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18.4 — Virtual destructors, virtual assignment, and overriding virtualization

Virtual destructors

Although C++ provides a default destructor for your classes if you do not provide one yourself, it is sometimes the case that you will want to provide your own destructor (particularly if the class needs to deallocate memory). You should always make your destructors virtual if you’re dealing with inheritance. Consider the following example:

Note: If you compile the above example, your compiler may warn you about the non-virtual destructor (which is intentional for this example). You may need to disable the compiler flag that treats warnings as errors to proceed.

Because base is a Base pointer, when base is deleted, the program looks to see if the Base destructor is virtual. It’s not, so it assumes it only needs to call the Base destructor. We can see this in the fact that the above example prints:

Calling ~Base()

However, we really want the delete function to call Derived’s destructor (which will call Base’s destructor in turn), otherwise m_array will not be deleted. We do this by making Base’s destructor virtual:

Now this program produces the following result:

Calling ~Derived()
Calling ~Base()

Rule: Whenever you are dealing with inheritance, you should make any explicit destructors virtual.

As with normal virtual member functions, if a base class function is virtual, all derived overrides will be considered virtual regardless of whether they are specified as such. It is not necessary to create an empty derived class destructor just to mark it as virtual.

Virtual assignment

It is possible to make the assignment operator virtual. However, unlike the destructor case where virtualization is always a good idea, virtualizing the assignment operator really opens up a bag full of worms and gets into some advanced topics outside of the scope of this tutorial. Consequently, we are going to recommend you leave your assignments non-virtual for now, in the interest of simplicity.

Ignoring virtualization

Very rarely you may want to ignore the virtualization of a function. For example, consider the following code:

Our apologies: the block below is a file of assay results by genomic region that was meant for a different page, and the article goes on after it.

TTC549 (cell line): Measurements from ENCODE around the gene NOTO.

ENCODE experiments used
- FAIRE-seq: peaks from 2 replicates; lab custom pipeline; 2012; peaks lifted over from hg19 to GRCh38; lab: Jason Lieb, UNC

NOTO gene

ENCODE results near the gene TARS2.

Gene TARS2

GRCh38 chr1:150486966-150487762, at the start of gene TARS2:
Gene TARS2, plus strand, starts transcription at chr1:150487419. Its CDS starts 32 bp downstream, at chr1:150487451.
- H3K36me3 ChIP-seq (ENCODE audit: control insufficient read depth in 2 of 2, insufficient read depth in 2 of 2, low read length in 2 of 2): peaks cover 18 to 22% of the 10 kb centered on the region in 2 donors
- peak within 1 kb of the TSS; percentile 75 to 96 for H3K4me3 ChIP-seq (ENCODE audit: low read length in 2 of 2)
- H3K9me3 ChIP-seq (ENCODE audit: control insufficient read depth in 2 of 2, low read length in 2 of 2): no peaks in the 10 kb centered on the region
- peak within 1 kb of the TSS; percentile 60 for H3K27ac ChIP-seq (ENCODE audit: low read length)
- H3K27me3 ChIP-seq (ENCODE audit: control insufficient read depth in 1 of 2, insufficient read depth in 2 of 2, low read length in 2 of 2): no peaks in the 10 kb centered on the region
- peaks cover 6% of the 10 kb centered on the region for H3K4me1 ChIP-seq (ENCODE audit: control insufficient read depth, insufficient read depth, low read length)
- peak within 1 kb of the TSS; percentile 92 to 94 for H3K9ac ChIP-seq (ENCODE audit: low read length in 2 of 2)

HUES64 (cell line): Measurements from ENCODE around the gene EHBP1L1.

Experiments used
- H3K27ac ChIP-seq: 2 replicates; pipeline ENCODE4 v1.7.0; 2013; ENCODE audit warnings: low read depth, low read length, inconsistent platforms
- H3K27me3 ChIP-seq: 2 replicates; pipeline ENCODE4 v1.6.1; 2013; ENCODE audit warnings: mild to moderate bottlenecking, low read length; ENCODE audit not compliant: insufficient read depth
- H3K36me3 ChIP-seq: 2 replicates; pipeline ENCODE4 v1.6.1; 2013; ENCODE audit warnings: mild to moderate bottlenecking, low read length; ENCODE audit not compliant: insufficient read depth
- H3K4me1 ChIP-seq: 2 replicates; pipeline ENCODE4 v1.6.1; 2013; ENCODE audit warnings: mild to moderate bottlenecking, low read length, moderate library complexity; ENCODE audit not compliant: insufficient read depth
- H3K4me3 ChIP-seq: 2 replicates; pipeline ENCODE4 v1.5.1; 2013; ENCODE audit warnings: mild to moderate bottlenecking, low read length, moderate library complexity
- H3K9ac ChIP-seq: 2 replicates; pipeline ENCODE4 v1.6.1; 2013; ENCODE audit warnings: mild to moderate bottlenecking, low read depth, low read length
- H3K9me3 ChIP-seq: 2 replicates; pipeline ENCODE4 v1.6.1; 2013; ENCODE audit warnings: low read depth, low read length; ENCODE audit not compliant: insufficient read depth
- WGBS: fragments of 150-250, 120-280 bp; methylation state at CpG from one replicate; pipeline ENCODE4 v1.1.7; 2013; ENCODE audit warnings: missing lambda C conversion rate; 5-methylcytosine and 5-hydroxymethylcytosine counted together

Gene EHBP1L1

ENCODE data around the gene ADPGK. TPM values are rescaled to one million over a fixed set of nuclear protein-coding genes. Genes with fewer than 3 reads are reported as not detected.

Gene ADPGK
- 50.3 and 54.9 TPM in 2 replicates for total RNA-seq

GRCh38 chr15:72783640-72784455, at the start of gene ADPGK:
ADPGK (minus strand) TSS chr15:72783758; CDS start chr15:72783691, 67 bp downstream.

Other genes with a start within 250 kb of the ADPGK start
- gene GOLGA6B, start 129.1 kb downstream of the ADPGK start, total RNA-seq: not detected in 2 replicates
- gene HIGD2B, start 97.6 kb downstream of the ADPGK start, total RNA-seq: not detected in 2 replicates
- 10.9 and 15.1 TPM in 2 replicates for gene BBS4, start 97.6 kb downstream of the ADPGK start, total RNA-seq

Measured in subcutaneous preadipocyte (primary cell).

There may be cases where you want a Base pointer to a Derived object to call Base::getName() instead of Derived::getName(). To do so, simply use the scope resolution operator:

You probably won’t use this very often, but it’s good to know it’s at least possible.

Should we make all destructors virtual?

This is a common question asked by new programmers. As noted in the top example, if the base class destructor isn’t marked as virtual, then the program is at risk for leaking memory if a programmer later deletes a base class pointer that is pointing to a derived object. One way to avoid this is to mark all your destructors as virtual. But should you?

It’s easy to say yes, so that way you can later use any class as a base class -- but there’s a performance penalty for doing so (a virtual pointer added to every instance of your class). So you have to balance that cost, as well as your intent.

Conventional wisdom (as initially put forth by Herb Sutter, a highly regarded C++ guru) has suggested avoiding the non-virtual destructor memory leak situation as follows, “A base class destructor should be either public and virtual, or protected and nonvirtual.” A class with a protected destructor can’t be deleted via a pointer, thus preventing the accidental deleting of a derived class through a base pointer when the base class has a non-virtual destructor. Unfortunately, this also means the base class can’t be deleted through a base class pointer, which essentially means the class can’t be dynamically allocated or deleted except by a derived class. This also precludes using smart pointers (such as std::unique_ptr and std::shared_ptr) for such classes, which limits the usefulness of that rule (we cover smart pointers in a later chapter). It also means the base class can’t be allocated on the stack. That’s a pretty heavy set of penalties.

Now that the final specifier has been introduced into the language, our recommendations are as follows:

18.5 -- Early binding and late binding [1]
Index [2]
18.3 -- The override and final specifiers, and covariant return types [3]